The larvae of a Zebra Mussel can attach itself to just about anything and spreads at an alarming rate once introduced into a new body of water. The mussel is a non-native from the Black and Caspian Seas that has quickly threatened and begun harming our waterways. The mollusk absorbs phytoplankton, as do native mollusks, but a single zebra mussel can produce up to a million larvae in its lifetime starting at about age two. The amount of phytoplankton that is consumed by zebra mussels is enough to clarify bodies of water resulting in increased temperatures of the water. An increase in water temperature and a decline in the number of resources for native species results in a decline in abundance of natives species found.

Not only are you seeing less fish on your leisure day on the lake, but these mussels are attaching to boat propellers, covering beaches, and clogging water intake pipes into cities. In fact, NPR describes zebra mussels as the “poster child” for invasive species in Texas.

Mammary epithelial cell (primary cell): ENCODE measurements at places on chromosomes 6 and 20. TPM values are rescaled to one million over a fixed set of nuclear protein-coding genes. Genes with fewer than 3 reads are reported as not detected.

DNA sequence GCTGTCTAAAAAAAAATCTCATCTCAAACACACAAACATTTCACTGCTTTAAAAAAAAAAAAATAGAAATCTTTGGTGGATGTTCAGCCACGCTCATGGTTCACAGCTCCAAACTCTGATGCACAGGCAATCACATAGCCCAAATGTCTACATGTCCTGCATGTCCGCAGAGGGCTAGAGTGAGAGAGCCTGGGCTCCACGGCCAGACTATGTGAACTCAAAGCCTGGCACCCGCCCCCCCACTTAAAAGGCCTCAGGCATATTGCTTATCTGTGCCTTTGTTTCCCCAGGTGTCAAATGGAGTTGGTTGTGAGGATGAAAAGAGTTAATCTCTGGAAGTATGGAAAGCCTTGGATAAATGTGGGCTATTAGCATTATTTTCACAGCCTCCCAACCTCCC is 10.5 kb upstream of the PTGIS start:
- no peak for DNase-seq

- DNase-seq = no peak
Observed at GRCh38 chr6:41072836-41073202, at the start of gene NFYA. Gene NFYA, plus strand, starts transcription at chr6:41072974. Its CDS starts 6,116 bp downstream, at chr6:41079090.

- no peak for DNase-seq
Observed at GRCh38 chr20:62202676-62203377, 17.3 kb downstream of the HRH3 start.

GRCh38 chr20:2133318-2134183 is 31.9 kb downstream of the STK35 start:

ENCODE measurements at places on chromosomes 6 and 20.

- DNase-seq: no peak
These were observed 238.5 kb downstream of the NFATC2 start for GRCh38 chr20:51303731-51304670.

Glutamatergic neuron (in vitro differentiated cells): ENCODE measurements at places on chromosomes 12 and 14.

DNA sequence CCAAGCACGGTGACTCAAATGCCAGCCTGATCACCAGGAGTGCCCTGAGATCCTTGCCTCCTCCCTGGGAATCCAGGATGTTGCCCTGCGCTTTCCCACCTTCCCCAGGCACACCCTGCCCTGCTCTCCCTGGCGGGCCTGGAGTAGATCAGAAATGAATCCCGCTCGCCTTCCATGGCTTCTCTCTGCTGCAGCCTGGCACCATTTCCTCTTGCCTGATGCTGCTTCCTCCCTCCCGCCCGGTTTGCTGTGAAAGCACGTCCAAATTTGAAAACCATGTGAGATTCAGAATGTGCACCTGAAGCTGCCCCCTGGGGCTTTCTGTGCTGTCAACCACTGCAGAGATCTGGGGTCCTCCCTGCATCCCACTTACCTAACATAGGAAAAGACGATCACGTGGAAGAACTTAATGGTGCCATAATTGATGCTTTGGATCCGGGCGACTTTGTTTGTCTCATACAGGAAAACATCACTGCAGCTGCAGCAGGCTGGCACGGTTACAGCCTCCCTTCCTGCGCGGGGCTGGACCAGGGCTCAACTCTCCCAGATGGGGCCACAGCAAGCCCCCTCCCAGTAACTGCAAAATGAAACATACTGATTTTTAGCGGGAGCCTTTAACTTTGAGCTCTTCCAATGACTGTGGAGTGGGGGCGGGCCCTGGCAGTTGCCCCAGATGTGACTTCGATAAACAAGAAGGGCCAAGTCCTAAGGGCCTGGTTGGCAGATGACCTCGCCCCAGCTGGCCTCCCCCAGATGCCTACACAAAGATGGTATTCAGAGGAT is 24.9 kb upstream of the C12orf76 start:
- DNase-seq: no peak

With another $6.3 million provided from the legislature to Texas Parks and Wildlife for aquatic invasive control, the department will be attempting to control the spread, funding research for new solutions, as well as reaching out to provide more knowledge on the issue. Anywhere zebra mussels are found, recreationists have the opportunity, and a responsibility, to help control the spread. Cleaning, draining, and drying your boat and equipment can help prevent the spread of the mussels to new areas and can keep you from committing a Class C misdemeanor and a fine of up to $500 for transporting or possessing zebra mussels for the first offense.